Occupational Therapy

Occupational therapists work with their clients to assess their needs and create a plan of action enhancing the patient’s quality of life. Occupational therapists increase the patient’s independence despite injury or illness and improve the patients’ ability to participate in everyday living, socializing, work and home life. Occupational therapists further seek to prevent further injury or decrease in a patient’s independence.

Occupational Therapy

Students interested in becoming occupational therapists after they graduate from Washington College are urged to seek training at the doctoral level as the accrediting body (The American Occupational Therapy Association, Inc.) is moving to have the entry point for occupational therapists occur at the doctoral level after 2027.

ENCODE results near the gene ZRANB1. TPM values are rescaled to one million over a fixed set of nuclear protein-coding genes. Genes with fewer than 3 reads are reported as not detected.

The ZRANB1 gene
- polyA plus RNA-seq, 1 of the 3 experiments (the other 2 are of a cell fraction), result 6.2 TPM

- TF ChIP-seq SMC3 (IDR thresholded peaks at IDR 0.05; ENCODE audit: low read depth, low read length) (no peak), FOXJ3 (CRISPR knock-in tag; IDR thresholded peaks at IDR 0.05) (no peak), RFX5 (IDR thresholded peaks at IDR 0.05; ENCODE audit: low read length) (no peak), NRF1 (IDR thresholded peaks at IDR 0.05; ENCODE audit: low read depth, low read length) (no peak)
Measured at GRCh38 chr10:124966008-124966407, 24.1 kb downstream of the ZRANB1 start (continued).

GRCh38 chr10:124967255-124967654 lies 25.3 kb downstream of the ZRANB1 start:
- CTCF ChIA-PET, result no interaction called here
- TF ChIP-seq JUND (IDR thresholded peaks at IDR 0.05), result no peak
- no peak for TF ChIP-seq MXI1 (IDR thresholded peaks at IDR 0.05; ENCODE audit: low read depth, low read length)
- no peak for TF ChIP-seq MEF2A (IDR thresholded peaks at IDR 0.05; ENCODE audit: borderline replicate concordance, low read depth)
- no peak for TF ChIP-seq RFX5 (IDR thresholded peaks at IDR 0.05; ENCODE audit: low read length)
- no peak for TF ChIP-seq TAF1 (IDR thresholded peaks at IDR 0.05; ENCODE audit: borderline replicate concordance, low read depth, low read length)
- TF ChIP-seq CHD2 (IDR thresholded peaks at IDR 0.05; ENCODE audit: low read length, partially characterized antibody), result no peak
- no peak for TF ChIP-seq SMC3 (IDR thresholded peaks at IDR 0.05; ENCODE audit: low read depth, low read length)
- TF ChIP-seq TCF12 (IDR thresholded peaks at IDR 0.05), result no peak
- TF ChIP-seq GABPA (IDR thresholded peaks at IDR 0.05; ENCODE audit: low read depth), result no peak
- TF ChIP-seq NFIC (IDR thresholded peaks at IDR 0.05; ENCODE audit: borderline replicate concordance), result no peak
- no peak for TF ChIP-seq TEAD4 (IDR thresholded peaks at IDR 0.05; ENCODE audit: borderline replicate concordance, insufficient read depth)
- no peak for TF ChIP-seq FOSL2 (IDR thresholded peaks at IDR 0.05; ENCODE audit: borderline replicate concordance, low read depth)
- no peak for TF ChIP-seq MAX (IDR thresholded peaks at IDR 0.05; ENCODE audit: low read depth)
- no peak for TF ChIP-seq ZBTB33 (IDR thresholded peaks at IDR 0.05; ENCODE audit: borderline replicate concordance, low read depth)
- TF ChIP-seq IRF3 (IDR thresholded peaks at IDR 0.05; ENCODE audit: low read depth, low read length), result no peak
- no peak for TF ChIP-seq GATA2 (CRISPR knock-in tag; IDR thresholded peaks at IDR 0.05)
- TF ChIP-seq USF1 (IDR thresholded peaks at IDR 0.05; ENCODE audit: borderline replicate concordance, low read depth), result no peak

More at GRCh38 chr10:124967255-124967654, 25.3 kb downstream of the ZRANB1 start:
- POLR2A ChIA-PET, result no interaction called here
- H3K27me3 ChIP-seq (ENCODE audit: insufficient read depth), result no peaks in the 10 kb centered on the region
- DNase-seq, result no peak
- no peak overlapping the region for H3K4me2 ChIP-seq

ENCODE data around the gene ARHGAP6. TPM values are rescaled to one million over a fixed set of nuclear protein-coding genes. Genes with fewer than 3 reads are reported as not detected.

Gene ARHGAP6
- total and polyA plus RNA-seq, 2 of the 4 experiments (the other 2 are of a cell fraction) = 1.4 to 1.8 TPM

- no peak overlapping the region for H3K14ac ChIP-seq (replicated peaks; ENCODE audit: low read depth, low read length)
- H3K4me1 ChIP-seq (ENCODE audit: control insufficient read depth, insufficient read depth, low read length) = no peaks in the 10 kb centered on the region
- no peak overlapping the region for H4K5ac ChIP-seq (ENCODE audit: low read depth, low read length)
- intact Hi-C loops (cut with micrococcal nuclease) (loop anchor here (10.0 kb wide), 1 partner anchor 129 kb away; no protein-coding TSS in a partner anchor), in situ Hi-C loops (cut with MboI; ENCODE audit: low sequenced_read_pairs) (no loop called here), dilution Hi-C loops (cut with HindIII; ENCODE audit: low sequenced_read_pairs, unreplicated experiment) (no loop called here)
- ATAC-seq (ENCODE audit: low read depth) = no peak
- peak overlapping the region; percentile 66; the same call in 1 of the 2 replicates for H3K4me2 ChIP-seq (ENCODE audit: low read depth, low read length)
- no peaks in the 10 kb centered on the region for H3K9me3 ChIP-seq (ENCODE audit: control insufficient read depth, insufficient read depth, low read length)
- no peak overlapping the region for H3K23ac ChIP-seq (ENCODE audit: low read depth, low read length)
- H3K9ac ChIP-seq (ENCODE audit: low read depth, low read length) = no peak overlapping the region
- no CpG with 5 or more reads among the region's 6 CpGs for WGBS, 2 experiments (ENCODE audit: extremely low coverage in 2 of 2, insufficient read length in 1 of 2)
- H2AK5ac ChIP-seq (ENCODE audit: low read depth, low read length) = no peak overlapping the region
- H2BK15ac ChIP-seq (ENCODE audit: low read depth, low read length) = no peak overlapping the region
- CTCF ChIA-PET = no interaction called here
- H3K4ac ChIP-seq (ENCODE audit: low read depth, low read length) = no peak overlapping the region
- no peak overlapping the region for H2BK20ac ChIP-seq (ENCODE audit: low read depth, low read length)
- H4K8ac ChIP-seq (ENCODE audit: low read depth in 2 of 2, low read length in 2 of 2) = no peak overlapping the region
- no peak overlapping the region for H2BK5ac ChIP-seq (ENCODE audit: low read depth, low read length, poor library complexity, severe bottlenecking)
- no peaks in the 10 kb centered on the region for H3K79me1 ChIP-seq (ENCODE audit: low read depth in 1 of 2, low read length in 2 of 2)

To ascertain which prerequisite courses you will need to complete in order to be admitted to a graduate program in occupational therapy, please examine the admissions website for each program for which you are planning to apply. Potential programs can be located through the following website which contains a list of all doctoral level accredited programs, their websites, and their accreditation status:


AOTA Program Directory



worksheet of suggested courses (including an example of requirements of one occupational therapy program) has been developed as a starting guide, but beware that program prerequisite variability means that some programs may have alternate requirements.